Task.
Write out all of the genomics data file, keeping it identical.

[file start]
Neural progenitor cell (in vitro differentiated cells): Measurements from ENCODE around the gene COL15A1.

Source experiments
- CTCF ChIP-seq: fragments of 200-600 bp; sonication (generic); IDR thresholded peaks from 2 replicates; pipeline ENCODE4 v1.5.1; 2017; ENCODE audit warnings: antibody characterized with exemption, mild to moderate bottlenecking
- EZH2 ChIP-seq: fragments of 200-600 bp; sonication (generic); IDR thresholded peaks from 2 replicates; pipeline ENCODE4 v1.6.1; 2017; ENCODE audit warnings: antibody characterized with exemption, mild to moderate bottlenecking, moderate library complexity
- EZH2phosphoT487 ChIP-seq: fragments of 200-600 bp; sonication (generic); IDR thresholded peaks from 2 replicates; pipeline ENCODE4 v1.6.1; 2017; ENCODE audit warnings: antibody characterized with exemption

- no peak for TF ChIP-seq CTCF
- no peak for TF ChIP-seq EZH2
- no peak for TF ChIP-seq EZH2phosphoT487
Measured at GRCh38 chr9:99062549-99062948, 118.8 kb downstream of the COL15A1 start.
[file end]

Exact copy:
Neural progenitor cell (in vitro differentiated cells): Measurements from ENCODE around the gene COL15A1.

Source experiments
- CTCF ChIP-seq: fragments of 200-600 bp; sonication (generic); IDR thresholded peaks from 2 replicates; pipeline ENCODE4 v1.5.1; 2017; ENCODE audit warnings: antibody characterized with exemption, mild to moderate bottlenecking
- EZH2 ChIP-seq: fragments of 200-600 bp; sonication (generic); IDR thresholded peaks from 2 replicates; pipeline ENCODE4 v1.6.1; 2017; ENCODE audit warnings: antibody characterized with exemption, mild to moderate bottlenecking, moderate library complexity
- EZH2phosphoT487 ChIP-seq: fragments of 200-600 bp; sonication (generic); IDR thresholded peaks from 2 replicates; pipeline ENCODE4 v1.6.1; 2017; ENCODE audit warnings: antibody characterized with exemption

- no peak for TF ChIP-seq CTCF
- no peak for TF ChIP-seq EZH2
- no peak for TF ChIP-seq EZH2phosphoT487
Measured at GRCh38 chr9:99062549-99062948, 118.8 kb downstream of the COL15A1 start.